1. A system for testing a plurality of CPE devices, comprising: a hub device; a CMTS coupled to the hub device; a provisioning server device coupled to the hub device; a general purpose computer coupled to the hub device, wherein the CMTS is coupled to the general purpose computer via a direct connection; a network interface coupled to the general purpose computer device via a plurality of network connections, the network interface including a panel having a plurality of network connection ports coupled to network ports of the provisioning server; RF interface equipment for transmitting and receiving CPE-side RF ports to and from RF ports of the plurality of CPE devices, wherein the RF interface equipment is coupled to the CMTS via upstream and downstream RF links; and line card interface equipment for interfacing with line card input/outputs of one or more of the plurality of CPE devices, wherein the line card interface equipment is connected to the RF interface equipment via a first digital connection and to the general purpose computer via a second digital connection.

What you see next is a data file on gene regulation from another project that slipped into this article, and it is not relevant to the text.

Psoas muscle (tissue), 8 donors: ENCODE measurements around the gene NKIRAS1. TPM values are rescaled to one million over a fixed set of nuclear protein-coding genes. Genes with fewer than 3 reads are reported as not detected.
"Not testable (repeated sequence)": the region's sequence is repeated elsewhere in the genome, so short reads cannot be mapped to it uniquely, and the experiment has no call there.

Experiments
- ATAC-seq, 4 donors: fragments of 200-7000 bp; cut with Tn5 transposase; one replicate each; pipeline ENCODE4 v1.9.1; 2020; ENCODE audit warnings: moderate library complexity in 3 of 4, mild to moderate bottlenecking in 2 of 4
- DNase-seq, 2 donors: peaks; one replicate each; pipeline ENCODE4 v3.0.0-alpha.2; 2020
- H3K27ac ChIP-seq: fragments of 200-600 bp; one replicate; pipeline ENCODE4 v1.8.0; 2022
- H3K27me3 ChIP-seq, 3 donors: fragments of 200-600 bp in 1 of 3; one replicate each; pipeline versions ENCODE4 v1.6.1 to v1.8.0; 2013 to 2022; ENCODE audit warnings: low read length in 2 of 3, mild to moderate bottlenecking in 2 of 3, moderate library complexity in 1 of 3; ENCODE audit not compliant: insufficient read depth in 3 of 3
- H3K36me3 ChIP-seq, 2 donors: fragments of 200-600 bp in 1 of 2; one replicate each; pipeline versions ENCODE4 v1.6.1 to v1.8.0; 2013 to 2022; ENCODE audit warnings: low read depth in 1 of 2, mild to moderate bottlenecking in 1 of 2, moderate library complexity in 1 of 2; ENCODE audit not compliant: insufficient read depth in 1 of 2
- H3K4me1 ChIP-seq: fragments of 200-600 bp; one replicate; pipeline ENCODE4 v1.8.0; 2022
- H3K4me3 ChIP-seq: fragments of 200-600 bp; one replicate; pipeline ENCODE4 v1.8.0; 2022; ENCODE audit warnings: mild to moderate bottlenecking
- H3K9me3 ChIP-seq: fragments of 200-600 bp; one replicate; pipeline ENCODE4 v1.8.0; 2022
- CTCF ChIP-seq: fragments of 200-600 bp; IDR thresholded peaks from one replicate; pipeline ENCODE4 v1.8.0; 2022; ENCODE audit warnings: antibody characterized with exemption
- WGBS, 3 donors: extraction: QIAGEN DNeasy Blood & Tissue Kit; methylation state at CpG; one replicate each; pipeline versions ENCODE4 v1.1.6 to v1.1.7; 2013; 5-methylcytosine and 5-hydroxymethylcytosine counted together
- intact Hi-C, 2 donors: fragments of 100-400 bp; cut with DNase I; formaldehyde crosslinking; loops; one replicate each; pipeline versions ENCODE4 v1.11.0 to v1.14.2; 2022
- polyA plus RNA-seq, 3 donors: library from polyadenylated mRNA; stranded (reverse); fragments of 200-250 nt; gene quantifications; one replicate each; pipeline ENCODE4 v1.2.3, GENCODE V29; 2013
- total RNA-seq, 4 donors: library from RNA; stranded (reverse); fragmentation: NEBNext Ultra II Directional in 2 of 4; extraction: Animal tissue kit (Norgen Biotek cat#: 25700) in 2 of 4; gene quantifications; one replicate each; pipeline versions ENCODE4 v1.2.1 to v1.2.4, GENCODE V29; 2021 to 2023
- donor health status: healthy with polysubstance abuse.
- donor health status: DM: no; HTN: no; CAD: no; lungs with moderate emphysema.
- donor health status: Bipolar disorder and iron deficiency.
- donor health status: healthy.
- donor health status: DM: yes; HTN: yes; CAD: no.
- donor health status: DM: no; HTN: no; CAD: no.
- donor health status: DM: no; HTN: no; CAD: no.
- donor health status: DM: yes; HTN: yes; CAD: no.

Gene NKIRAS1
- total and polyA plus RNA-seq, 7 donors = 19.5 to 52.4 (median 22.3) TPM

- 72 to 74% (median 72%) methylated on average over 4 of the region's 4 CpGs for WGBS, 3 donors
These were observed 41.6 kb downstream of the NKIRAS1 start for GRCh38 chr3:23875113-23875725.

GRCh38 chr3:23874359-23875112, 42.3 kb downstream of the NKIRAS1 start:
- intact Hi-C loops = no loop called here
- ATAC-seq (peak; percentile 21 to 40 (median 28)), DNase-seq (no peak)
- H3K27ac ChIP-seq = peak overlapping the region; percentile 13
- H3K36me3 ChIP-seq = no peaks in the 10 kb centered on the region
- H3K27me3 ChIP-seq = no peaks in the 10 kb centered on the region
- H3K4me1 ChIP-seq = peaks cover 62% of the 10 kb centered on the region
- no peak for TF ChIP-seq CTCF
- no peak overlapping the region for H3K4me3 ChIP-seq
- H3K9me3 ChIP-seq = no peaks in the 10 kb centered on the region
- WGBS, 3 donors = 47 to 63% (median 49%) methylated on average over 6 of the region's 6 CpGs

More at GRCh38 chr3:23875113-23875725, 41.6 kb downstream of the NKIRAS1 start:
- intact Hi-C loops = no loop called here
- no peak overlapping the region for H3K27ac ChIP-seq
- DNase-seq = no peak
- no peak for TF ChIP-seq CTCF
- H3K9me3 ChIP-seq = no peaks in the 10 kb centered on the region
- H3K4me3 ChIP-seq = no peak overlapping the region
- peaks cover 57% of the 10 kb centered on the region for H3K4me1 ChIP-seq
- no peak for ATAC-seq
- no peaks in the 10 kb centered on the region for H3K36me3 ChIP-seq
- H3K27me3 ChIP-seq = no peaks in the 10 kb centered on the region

2. The system of claim 1 wherein the system components claimed in claim 1 are mounted in a rigid mounting system.

3. The system of claim 2 wherein the rigid mounting system is a rack mount system.

4. The system of claim 1 further comprising a video display for displaying a user interface operated by the general purpose computer.

5. The system of claim 1 wherein the RF interface equipment includes variable attenuators coupled between the upstream and downstream links and the CPE-side RF ports, wherein the attenuators have variable attenuation factors that can be varied in response to signals received from the provisioning server device via the second digital connection and the first digital connection.